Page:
Paper No. 25-11
Presentation Time: 10:45 AM
IS LAYERED FAULT-CORE ULTRACATACLASITE CONTAINING MULTIPLE PRINCIPAL SLIP SURFACES A COMMON ROCK RECORD OF PALEOSEISMICITY? INSIGHT FROM THE WEST SALTON DETACHMENT (WSD), CALIFORNIA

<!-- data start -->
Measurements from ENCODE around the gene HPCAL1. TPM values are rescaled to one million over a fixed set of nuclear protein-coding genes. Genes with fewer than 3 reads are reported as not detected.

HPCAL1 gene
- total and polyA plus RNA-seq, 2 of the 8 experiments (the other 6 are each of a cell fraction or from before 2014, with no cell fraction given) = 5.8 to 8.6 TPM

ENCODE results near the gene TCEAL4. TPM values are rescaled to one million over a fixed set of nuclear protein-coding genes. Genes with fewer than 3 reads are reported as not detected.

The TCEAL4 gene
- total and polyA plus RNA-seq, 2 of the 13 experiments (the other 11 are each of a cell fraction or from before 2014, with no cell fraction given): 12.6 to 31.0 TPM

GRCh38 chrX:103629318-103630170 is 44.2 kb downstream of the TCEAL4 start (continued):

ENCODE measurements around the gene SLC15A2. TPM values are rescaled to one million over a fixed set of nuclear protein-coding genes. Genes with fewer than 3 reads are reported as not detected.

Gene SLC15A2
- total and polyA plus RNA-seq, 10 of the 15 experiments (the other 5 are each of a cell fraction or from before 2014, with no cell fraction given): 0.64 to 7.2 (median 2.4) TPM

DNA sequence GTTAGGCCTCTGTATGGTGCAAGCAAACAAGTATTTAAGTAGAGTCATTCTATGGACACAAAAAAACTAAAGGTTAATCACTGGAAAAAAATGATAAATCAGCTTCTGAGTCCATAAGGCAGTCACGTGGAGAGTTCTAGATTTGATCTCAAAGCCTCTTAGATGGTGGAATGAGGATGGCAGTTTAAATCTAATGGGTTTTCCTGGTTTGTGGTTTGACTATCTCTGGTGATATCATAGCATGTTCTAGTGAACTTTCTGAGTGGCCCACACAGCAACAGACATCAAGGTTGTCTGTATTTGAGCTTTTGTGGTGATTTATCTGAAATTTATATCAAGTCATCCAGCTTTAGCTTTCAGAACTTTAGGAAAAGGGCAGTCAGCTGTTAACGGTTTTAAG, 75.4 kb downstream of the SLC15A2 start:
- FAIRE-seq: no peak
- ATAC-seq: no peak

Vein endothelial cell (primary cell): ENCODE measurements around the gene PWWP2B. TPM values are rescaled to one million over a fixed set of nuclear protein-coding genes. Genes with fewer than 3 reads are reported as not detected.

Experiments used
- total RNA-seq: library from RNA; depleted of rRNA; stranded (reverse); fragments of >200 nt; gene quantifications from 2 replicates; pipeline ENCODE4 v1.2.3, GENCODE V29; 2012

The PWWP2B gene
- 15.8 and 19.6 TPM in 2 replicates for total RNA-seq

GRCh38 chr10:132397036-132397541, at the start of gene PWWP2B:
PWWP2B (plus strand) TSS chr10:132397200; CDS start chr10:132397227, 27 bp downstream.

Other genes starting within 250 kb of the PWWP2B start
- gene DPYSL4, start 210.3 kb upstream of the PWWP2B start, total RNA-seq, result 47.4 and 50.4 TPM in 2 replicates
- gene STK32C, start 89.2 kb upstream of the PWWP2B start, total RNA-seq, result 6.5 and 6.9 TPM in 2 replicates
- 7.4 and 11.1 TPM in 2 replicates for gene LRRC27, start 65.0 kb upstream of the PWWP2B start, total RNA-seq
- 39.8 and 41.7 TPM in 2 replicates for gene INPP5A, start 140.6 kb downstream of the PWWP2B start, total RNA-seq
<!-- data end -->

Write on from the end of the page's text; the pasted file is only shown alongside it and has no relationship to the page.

Pseudotachylyte and other uncommon fault rocks form during paleoseismic slip. Such rocks afford frustratingly rare opportunities to study directly the products of earthquake slip and to understand earthquake processes better. I submit that layered ultracataclasites that surround and separate principal slip surfaces, which are common on many mature faults exhumed from seismogenic depth (e.g., Punchbowl fault), belong in this group. Most slip on mature faults occurs in large earthquakes, so many common fault rocks should record all or parts of the seismic cycle. E.g., the slip budgets of the N and S San Andreas fault (SAF) are well explained by large paleo-earthquakes (~2/3 of the SAF length), and the North Anatolian system apparently has "unzipped" three times in earthquake sequences. Similar conclusions can be drawn from Wasatch fault scarps and from seismic moment release rates of some subduction zones. Mature low-angle normal detachment faults (10-50 km slip) deliver brittle footwall fault rocks directly to the surface without overprinting unroofing events, so may provide a key paleoseismic rock record. Earthquakes on these are sparse (some say absent), and a few likely creep microseismically but the too-short seismic record does not exclude rare earthquakes. Several, however, have pseudotachylyte and/or related fault scarps that unambiguously record paleo-earthquakes. The WSD footwall rose from ~5 km depth and the top characteristically is 0.25-1 m of layered ultracataclasite with multiple slip surfaces, above 1-5 m of massive cataclasite. Two sites are key: In Nude Wash, a ~75 cm-thick body is made mainly of pseudotachylyte layers 1-2 cm thick. In the W fork of Nolina Wash, ~5 m of layered cataclasite and adjacent plutonic protolith record (1) episodic, sequential formation of dozens of layers from overlying rocks, (2) creation (interseismic creep?) and destruction (chaotic coseismic slip?) of low-T (non-plastic) foliations, (3) reworking of cohesive cataclasite and ultracataclasite as clasts, and (4) cataclasite injection. Thus, WSD slip was commonly (mainly?) paleoseismic, and principal slip surfaces within ultracataclasite were likely the most common products. Mature faults showing this combination probably should be considered paleoseismic unless strong evidence exists to the contrary.